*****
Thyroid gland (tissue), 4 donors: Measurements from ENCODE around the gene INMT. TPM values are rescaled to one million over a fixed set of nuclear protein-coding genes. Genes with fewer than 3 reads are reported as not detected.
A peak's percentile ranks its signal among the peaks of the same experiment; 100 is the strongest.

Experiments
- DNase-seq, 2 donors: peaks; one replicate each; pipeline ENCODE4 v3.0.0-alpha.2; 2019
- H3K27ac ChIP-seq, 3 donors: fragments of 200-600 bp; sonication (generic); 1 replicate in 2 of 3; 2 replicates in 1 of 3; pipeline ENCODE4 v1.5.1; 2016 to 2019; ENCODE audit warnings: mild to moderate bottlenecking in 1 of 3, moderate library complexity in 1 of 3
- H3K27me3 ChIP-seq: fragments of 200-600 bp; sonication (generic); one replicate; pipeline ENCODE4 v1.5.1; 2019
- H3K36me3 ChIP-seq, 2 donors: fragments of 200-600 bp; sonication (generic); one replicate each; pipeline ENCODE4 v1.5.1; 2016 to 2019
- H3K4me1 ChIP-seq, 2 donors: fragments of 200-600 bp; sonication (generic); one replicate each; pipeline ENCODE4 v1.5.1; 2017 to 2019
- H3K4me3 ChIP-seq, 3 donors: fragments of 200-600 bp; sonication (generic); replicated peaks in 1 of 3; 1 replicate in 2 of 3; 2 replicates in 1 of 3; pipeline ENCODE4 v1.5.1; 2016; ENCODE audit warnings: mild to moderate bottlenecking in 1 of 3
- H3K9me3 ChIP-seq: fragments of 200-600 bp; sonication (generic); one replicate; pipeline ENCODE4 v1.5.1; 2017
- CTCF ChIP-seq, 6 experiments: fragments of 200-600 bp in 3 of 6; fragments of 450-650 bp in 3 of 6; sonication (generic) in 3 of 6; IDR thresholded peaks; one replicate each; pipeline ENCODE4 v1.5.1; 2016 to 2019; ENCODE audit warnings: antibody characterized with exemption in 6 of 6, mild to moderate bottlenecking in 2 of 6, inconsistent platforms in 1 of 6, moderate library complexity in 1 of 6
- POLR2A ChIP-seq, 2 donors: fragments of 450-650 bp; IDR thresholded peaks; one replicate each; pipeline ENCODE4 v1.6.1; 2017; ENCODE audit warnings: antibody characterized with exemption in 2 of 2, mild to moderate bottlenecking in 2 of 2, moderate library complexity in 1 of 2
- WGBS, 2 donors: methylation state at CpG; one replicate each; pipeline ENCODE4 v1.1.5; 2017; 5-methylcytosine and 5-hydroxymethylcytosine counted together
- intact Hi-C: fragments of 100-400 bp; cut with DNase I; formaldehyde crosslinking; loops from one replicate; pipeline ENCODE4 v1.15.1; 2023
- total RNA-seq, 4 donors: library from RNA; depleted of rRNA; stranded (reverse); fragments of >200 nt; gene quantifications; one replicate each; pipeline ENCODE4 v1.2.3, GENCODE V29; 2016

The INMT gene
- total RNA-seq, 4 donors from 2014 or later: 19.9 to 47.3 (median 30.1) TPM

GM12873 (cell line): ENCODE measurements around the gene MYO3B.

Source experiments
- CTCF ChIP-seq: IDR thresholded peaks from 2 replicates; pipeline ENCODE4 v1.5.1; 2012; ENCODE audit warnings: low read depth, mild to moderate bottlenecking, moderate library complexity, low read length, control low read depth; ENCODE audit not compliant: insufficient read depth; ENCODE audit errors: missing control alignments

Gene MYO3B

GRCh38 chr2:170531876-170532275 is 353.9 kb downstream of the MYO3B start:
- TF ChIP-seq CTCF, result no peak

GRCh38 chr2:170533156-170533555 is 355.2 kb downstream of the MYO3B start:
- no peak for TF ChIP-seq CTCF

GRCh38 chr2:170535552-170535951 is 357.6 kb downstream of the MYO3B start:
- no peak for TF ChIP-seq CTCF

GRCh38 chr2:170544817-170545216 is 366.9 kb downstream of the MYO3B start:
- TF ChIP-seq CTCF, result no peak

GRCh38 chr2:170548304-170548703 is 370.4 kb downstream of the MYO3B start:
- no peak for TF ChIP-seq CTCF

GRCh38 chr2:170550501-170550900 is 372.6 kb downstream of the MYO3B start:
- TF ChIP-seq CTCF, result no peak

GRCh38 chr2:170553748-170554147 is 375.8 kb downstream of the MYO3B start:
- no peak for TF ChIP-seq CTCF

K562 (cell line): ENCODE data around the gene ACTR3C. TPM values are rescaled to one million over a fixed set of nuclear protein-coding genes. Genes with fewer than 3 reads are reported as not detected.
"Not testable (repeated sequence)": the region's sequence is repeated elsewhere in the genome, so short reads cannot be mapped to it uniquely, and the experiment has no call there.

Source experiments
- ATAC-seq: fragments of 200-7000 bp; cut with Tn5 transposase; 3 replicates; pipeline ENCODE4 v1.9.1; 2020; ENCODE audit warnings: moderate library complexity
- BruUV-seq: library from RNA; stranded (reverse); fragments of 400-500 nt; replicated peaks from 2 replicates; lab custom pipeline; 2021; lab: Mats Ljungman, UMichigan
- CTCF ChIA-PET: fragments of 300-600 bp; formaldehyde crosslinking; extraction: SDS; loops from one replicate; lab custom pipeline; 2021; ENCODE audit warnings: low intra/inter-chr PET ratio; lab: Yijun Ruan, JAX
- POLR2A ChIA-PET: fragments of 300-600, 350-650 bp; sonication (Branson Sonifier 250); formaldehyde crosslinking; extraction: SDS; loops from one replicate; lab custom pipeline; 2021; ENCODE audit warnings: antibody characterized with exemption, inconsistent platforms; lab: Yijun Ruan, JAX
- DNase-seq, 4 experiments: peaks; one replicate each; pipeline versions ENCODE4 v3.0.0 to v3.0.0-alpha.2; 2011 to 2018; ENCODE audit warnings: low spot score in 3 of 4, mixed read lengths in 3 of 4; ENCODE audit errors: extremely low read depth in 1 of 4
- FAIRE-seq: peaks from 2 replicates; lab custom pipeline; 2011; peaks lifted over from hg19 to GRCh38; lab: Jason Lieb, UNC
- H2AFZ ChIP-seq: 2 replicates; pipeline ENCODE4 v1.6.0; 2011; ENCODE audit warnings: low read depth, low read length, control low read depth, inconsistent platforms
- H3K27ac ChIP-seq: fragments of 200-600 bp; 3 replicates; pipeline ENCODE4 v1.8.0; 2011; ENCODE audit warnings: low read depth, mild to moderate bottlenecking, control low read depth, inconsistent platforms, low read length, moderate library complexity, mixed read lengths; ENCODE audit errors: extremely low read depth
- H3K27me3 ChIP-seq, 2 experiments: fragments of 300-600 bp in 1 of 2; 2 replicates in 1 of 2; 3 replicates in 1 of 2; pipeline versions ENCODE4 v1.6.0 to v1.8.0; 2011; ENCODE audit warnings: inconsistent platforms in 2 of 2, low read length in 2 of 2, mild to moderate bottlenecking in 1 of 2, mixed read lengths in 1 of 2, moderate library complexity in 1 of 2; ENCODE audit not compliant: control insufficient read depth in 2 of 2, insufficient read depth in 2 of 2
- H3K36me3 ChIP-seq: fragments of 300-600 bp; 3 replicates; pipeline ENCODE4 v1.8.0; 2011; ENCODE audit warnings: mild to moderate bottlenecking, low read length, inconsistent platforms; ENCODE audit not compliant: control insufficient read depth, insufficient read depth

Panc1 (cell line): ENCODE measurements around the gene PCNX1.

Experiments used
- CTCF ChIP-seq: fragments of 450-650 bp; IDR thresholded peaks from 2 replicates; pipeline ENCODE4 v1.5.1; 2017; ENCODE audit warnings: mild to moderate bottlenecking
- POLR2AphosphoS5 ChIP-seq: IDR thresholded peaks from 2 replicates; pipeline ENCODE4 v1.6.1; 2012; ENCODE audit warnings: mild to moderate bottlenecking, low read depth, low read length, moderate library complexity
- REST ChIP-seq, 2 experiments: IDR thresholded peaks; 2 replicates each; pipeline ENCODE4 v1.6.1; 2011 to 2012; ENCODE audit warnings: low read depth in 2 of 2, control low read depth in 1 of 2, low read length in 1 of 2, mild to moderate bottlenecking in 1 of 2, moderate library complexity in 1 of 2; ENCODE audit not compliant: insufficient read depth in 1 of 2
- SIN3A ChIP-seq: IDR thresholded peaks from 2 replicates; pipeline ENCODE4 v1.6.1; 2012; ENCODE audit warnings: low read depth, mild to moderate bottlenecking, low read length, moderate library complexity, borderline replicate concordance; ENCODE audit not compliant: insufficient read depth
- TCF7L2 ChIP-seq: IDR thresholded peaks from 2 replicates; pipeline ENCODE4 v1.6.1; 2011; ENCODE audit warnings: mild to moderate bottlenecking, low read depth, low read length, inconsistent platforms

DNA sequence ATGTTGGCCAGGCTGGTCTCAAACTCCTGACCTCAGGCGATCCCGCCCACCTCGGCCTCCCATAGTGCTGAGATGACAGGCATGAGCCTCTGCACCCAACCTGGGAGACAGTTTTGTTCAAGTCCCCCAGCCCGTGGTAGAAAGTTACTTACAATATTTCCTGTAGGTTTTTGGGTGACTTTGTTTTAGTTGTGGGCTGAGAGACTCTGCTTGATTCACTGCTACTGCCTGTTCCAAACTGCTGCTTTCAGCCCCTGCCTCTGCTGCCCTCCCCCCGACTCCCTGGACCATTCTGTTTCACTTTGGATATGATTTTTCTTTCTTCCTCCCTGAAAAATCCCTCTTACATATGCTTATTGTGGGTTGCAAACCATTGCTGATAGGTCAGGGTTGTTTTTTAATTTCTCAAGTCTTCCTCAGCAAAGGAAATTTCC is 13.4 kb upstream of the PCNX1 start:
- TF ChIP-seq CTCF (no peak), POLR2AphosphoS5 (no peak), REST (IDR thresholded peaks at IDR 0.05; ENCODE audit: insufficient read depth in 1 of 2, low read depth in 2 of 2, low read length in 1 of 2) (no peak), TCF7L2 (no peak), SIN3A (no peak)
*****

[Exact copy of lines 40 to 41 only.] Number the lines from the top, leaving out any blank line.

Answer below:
- BruUV-seq: library from RNA; stranded (reverse); fragments of 400-500 nt; replicated peaks from 2 replicates; lab custom pipeline; 2021; lab: Mats Ljungman, UMichigan
- CTCF ChIA-PET: fragments of 300-600 bp; formaldehyde crosslinking; extraction: SDS; loops from one replicate; lab custom pipeline; 2021; ENCODE audit warnings: low intra/inter-chr PET ratio; lab: Yijun Ruan, JAX